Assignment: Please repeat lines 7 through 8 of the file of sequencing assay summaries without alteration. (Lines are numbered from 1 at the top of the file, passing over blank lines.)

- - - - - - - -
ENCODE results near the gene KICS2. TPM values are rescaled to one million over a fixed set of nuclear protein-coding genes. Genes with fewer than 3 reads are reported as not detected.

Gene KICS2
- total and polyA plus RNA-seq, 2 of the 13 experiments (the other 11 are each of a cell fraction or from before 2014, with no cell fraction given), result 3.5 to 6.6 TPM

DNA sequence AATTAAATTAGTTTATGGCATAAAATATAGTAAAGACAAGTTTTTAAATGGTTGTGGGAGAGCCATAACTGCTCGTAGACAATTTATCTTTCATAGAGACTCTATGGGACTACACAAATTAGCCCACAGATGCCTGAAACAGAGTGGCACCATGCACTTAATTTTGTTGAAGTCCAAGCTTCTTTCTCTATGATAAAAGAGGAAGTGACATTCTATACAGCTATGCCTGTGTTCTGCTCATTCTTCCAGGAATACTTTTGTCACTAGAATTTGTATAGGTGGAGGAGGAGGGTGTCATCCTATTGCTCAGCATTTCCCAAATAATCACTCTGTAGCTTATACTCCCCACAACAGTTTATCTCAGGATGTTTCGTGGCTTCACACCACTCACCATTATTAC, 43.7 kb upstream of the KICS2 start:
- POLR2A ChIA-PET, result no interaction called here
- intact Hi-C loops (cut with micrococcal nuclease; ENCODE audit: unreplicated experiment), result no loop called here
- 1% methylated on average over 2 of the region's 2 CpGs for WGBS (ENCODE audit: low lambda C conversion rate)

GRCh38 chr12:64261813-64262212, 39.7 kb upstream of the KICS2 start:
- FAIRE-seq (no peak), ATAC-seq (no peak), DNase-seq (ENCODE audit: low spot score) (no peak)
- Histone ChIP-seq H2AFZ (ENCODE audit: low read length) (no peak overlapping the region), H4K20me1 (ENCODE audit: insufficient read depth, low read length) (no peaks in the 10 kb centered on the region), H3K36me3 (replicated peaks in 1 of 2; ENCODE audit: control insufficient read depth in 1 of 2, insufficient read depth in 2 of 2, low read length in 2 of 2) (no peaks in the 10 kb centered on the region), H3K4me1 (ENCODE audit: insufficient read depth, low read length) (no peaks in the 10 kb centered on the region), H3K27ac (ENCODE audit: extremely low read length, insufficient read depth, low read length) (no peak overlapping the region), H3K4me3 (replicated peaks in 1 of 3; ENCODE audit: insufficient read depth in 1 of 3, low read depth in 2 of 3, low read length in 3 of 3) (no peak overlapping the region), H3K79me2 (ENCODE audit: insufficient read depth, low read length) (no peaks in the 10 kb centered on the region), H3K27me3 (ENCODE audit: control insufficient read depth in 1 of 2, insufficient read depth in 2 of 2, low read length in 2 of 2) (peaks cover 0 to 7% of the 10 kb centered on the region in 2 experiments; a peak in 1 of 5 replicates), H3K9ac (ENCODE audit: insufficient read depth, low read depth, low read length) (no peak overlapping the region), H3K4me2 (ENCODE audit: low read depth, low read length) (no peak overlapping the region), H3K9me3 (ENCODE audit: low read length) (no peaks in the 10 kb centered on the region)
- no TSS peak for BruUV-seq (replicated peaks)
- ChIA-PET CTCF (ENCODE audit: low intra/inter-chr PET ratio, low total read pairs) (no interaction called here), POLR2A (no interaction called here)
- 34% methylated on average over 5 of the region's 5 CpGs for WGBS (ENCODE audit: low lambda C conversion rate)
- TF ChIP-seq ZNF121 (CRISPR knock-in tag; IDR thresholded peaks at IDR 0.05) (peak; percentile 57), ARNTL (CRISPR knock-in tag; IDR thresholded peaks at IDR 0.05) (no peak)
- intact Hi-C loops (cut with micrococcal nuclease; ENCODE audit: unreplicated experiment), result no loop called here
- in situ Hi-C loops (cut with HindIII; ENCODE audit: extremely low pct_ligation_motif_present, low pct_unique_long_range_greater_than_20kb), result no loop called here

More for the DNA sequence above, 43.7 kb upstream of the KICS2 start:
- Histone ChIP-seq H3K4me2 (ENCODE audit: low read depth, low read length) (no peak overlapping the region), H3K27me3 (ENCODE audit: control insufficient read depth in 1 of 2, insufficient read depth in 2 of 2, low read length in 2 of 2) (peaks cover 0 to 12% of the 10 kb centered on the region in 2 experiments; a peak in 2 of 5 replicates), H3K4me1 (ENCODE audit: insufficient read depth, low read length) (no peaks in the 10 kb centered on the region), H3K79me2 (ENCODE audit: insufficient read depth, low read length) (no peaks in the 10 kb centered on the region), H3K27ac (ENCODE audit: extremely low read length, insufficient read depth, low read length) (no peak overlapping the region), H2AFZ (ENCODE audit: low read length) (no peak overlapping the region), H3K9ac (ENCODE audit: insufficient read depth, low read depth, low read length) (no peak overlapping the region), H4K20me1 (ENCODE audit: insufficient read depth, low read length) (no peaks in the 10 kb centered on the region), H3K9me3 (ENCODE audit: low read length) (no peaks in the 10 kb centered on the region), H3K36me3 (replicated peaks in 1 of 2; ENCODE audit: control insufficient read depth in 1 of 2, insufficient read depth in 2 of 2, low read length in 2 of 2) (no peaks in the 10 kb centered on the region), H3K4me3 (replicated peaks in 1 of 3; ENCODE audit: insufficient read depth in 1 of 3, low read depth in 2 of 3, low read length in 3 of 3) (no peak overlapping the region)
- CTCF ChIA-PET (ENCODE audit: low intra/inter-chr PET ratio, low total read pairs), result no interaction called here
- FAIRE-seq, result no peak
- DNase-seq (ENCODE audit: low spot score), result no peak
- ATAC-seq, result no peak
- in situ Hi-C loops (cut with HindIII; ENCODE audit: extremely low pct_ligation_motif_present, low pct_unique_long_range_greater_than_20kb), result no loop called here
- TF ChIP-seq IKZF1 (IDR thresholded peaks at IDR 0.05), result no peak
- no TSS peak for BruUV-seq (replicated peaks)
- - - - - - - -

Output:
- 1% methylated on average over 2 of the region's 2 CpGs for WGBS (ENCODE audit: low lambda C conversion rate)

GRCh38 chr12:64261813-64262212, 39.7 kb upstream of the KICS2 start: